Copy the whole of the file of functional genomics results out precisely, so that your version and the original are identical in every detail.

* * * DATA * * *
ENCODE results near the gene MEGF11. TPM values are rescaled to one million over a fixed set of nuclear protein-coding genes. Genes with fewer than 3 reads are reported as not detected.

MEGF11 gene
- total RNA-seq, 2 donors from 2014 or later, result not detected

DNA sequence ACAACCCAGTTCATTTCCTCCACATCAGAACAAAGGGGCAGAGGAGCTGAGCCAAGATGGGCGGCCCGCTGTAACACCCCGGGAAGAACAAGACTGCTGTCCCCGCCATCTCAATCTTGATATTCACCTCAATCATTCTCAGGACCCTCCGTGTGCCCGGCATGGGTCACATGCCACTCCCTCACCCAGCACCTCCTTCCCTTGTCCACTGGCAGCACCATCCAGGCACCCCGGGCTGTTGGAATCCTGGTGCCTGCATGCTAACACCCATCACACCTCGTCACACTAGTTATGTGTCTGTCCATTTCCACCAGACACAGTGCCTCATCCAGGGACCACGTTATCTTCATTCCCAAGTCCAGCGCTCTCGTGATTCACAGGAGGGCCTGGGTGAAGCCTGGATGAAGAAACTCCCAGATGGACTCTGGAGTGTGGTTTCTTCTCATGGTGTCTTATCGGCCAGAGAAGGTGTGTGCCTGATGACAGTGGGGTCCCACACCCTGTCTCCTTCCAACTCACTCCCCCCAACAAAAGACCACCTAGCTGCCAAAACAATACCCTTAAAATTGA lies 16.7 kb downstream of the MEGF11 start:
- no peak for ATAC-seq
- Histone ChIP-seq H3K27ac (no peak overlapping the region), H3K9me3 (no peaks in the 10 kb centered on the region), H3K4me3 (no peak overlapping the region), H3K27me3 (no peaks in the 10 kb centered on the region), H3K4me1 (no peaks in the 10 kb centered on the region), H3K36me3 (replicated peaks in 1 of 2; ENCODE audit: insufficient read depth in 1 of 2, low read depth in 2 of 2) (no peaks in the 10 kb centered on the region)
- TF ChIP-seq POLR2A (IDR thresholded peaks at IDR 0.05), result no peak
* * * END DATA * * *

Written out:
ENCODE results near the gene MEGF11. TPM values are rescaled to one million over a fixed set of nuclear protein-coding genes. Genes with fewer than 3 reads are reported as not detected.

MEGF11 gene
- total RNA-seq, 2 donors from 2014 or later, result not detected

DNA sequence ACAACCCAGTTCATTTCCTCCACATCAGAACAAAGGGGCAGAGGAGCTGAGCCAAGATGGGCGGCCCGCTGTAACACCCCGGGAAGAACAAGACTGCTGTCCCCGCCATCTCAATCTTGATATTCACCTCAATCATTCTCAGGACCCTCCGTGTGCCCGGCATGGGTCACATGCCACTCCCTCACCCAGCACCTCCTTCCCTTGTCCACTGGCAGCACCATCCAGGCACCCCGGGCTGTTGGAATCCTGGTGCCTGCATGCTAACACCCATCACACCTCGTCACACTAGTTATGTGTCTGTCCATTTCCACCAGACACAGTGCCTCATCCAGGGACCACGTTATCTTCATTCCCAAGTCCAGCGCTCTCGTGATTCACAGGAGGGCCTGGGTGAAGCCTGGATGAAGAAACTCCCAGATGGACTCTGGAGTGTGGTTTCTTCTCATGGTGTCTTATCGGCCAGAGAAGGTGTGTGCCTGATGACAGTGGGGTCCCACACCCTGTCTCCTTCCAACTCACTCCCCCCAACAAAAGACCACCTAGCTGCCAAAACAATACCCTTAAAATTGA lies 16.7 kb downstream of the MEGF11 start:
- no peak for ATAC-seq
- Histone ChIP-seq H3K27ac (no peak overlapping the region), H3K9me3 (no peaks in the 10 kb centered on the region), H3K4me3 (no peak overlapping the region), H3K27me3 (no peaks in the 10 kb centered on the region), H3K4me1 (no peaks in the 10 kb centered on the region), H3K36me3 (replicated peaks in 1 of 2; ENCODE audit: insufficient read depth in 1 of 2, low read depth in 2 of 2) (no peaks in the 10 kb centered on the region)
- TF ChIP-seq POLR2A (IDR thresholded peaks at IDR 0.05), result no peak